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And Waitrose. But that doesn't mean that other supermarkets don't sell them. I know they managed to get Tesco to agree to stop selling their crisps, after lengthy discussions, but "Tesco does not need Tyrrell's permission to stock its crisps" (BBC News, 18 September 2006). My local Sainsbury's definitely stocks them. Presumably without Tyrrells' permission. I've also seen them in quaint little motorway service stations.Fran wrote:The Co-op is the only supermarket Tyrrell's will deal with, their other outlets being small village shops ...
It does seem, though, that the slogan "Fair trade for our family farms" is aimed at the big supermarkets, which are seen as being unfair in their dealings with producers. Will Chase, the founder of Tyrrells Crisps, has said he was "forced to abandon his potato business six years ago because large supermarkets, led by Tesco, began sourcing produce from overseas to push down costs" (Guardian, 18 September 2006). It's an important issue, but I don't think it's helpful to confuse it with the issue of fair trade, which seems to be what Tyrrells is doing with that slogan, even if it's not a cynical ploy to win sales.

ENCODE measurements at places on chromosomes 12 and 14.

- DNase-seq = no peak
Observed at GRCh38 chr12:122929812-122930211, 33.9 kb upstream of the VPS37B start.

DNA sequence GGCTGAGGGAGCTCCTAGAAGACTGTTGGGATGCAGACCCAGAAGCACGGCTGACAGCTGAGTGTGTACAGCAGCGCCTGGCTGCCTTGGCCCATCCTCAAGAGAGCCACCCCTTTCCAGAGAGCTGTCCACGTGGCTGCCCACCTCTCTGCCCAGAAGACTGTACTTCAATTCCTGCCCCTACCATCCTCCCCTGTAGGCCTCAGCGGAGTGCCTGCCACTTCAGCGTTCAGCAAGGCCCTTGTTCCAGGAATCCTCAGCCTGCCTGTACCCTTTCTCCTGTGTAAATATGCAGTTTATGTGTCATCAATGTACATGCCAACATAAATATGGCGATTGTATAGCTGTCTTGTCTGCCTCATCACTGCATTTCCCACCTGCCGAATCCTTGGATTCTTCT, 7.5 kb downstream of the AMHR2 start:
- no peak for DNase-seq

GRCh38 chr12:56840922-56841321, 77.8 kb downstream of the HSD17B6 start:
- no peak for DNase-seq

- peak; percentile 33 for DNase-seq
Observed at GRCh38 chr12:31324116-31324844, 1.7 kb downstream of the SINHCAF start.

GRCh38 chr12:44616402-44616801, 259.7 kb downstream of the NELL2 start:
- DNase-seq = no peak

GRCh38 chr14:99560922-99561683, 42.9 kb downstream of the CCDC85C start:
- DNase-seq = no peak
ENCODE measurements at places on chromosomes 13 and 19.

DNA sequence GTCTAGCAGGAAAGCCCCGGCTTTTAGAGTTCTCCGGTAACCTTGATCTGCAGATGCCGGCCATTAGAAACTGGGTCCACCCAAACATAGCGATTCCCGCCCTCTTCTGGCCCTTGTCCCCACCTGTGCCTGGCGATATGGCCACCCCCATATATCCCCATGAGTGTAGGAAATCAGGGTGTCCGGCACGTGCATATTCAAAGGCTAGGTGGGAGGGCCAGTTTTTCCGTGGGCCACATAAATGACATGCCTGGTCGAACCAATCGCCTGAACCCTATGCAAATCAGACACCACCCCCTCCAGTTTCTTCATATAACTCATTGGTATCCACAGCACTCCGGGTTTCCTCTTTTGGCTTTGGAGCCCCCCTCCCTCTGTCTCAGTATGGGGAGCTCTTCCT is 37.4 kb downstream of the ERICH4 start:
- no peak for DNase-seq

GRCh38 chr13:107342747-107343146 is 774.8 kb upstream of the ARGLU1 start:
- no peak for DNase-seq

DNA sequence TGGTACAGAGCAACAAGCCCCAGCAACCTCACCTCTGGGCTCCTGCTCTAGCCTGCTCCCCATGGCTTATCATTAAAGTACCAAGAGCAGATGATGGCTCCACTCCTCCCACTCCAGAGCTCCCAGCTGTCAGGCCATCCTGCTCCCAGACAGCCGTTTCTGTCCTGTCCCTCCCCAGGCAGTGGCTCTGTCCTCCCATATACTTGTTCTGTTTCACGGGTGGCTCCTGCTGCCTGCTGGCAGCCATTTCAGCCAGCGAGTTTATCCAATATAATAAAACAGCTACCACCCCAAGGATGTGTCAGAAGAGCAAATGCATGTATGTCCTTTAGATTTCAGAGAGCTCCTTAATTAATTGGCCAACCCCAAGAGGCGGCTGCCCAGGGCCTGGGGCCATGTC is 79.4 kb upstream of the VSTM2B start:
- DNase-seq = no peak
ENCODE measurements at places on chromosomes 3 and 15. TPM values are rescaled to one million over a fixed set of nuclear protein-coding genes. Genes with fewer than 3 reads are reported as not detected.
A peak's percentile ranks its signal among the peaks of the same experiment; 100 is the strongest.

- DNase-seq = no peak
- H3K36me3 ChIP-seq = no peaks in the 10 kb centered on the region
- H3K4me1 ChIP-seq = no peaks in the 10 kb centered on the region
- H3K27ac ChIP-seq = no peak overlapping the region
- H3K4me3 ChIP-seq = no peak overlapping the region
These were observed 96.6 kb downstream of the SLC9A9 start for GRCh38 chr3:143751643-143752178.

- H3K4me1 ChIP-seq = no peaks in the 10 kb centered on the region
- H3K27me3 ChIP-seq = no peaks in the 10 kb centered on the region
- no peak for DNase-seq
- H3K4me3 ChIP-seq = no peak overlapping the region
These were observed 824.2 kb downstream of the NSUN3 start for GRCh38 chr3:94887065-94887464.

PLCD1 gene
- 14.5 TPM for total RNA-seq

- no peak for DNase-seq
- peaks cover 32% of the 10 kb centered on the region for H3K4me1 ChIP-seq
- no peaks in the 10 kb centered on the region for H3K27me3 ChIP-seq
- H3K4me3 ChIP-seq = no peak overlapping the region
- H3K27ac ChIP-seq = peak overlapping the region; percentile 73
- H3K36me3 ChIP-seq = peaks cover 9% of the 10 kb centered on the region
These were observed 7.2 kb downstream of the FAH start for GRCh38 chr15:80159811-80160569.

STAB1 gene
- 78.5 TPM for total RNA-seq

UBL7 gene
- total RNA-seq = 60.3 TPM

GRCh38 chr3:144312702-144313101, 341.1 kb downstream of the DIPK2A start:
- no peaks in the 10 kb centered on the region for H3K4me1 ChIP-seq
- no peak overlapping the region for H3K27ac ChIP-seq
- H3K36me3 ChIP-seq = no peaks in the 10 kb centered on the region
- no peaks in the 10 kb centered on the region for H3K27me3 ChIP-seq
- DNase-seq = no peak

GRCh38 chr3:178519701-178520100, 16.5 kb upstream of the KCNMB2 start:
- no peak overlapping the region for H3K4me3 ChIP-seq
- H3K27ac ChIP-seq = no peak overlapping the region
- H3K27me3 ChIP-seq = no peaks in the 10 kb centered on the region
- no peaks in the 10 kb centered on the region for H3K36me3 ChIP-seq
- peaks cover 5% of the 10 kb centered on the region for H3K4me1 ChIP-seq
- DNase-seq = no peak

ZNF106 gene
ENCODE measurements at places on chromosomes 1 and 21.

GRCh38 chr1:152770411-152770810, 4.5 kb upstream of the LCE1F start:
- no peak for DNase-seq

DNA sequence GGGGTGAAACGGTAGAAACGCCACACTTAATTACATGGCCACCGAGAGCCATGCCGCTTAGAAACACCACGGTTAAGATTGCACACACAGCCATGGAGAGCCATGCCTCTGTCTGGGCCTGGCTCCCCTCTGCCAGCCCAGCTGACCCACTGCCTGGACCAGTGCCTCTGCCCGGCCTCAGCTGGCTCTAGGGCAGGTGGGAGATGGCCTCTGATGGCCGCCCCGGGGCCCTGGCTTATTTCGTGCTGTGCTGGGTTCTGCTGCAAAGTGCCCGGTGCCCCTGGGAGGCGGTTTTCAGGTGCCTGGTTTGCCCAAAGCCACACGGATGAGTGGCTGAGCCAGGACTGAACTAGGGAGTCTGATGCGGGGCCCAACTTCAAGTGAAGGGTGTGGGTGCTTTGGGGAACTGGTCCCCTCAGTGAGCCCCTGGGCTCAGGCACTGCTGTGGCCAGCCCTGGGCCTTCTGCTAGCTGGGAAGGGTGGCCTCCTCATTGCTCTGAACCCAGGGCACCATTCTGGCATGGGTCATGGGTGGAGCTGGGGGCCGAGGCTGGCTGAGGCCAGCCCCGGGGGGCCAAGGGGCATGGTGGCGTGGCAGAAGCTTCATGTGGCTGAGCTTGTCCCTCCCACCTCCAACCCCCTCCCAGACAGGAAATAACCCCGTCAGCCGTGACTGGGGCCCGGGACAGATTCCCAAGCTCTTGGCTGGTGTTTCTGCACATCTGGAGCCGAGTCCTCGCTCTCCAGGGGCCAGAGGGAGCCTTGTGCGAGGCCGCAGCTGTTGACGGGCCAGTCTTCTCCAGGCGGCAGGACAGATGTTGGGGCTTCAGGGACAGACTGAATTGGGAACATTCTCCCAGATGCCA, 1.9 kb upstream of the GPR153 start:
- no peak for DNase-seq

Admirable in intent. But I'm not sure you'll succeed, if you're managing to stop at just one packet a week. I couldn't manage that. I had to go cold turkey. (And no, I'm not talking about a flavour.)Fran wrote:... shops, such as the one where I get my weekend treat packet. They also form part of my personal wine-and-crisps assisted plan to enjoy life while not littering up the world with another centenarian, which I hope you'll agree is wholly admirable